Sinking concrete pilings to bedrock is standard practice for high-rises in Chicago.  Some go down about 150 feet or more below grade level.  I'm not sure why this wasn't used in this case.

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Posted by Electroliner 1935 on Thursday, August 4, 2016 12:38 PM

CSSHEGEWISCH
CSSHEGEWISCH wrote the following post 2 days ago: It happened in Chicago in 1942.  The steeple of Holy Name Cathedral acquired a slight but visible lean to the southwest at the time the State Street subway was bored in 1942.

When the Fed's replaced the old Chicago Post Office building in downtown Chicago (Between Clark & Dearborn, and Adams & Jackson) they started excavating the basement space and before they put shoring in, Jackson St started sinking.The new buildings on the site did have cassions down to bedrock but the 'BLUE CLAY" that constitutes most of the top fifty feet of the soil in downtown Chicago is like playdough. It squeezes and flows like braunswager out of its tube when under pressure. So when the land under Jackson Blvd no longer had any side support, it sank. Slowly but traffic pushed and the pavement over weeks sagged and cracked. After it was noticed, sheet pilings were driven down at the property line and strong support tubes were used to brace the the sheet pilings. The buildings constructed after the Federal Buildings (like the Sears {Willits} tower) were built all included the sheet pilings when excavation started and all also are built with cassions to bedrock. It looks like they use old tank cars as "sleeves" to line the cassion holes as they drill them.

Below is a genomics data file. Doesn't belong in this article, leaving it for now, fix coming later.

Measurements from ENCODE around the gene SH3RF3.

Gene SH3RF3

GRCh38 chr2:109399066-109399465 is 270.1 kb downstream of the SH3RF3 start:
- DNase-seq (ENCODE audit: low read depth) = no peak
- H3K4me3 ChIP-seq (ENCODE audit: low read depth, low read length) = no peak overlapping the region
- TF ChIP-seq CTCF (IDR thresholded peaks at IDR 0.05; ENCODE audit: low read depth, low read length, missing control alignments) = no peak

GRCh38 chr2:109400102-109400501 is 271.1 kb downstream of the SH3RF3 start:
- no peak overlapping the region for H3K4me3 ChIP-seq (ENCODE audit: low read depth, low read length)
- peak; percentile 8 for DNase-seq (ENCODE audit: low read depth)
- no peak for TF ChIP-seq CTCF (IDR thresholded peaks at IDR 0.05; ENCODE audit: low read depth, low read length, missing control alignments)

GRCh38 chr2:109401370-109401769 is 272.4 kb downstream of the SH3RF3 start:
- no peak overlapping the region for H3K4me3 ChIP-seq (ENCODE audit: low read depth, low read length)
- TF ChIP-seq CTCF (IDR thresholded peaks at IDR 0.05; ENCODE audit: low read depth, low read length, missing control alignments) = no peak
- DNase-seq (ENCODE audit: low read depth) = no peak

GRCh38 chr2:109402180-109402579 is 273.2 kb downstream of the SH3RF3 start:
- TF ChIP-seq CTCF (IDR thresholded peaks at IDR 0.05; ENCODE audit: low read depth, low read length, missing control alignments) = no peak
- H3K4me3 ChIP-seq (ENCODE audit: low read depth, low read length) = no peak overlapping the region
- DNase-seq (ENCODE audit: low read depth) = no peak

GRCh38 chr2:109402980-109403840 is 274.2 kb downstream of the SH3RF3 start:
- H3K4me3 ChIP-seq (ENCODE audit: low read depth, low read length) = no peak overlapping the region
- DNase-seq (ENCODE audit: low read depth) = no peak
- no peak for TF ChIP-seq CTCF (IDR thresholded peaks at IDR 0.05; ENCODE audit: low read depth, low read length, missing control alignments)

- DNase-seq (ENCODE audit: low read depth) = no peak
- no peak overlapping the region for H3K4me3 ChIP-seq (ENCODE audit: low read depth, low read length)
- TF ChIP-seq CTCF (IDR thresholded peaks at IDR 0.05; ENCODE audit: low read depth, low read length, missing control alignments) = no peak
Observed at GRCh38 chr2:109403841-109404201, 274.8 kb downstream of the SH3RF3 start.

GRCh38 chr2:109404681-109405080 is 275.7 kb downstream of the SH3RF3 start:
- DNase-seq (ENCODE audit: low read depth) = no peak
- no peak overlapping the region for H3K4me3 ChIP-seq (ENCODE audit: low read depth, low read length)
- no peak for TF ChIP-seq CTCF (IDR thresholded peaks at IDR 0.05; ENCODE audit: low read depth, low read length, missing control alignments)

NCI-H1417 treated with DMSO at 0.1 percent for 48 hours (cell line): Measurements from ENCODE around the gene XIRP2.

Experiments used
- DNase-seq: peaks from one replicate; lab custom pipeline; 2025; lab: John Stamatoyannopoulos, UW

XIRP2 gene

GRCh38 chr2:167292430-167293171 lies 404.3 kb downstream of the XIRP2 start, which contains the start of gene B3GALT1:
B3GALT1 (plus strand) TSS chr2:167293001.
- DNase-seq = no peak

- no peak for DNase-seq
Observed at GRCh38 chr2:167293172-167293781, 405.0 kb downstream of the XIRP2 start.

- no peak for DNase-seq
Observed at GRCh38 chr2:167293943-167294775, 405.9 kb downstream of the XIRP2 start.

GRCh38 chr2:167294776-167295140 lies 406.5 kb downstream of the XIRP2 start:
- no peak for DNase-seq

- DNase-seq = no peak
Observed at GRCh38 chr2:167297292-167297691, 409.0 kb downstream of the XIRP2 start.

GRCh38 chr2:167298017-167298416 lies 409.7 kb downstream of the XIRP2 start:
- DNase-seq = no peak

Most houses are supported on footings on stable soil. Some buildings are supported on floating foundations such as Frank Lloyd Wright used for the Imperial Hotel in Japan which was designed to support the hotel and survive (it did) an earthquake. The San Francisco case looks like the designer was using a floating foundation design but overloaded it. The soil could not support the load and the building weight caused the soil to be displaced allowing the slow sinking of the building. I wonder what soil tests were done before the design and why the engineer didn't realize the problem.

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Posted by MikeF90 on Thursday, August 4, 2016 5:11 PM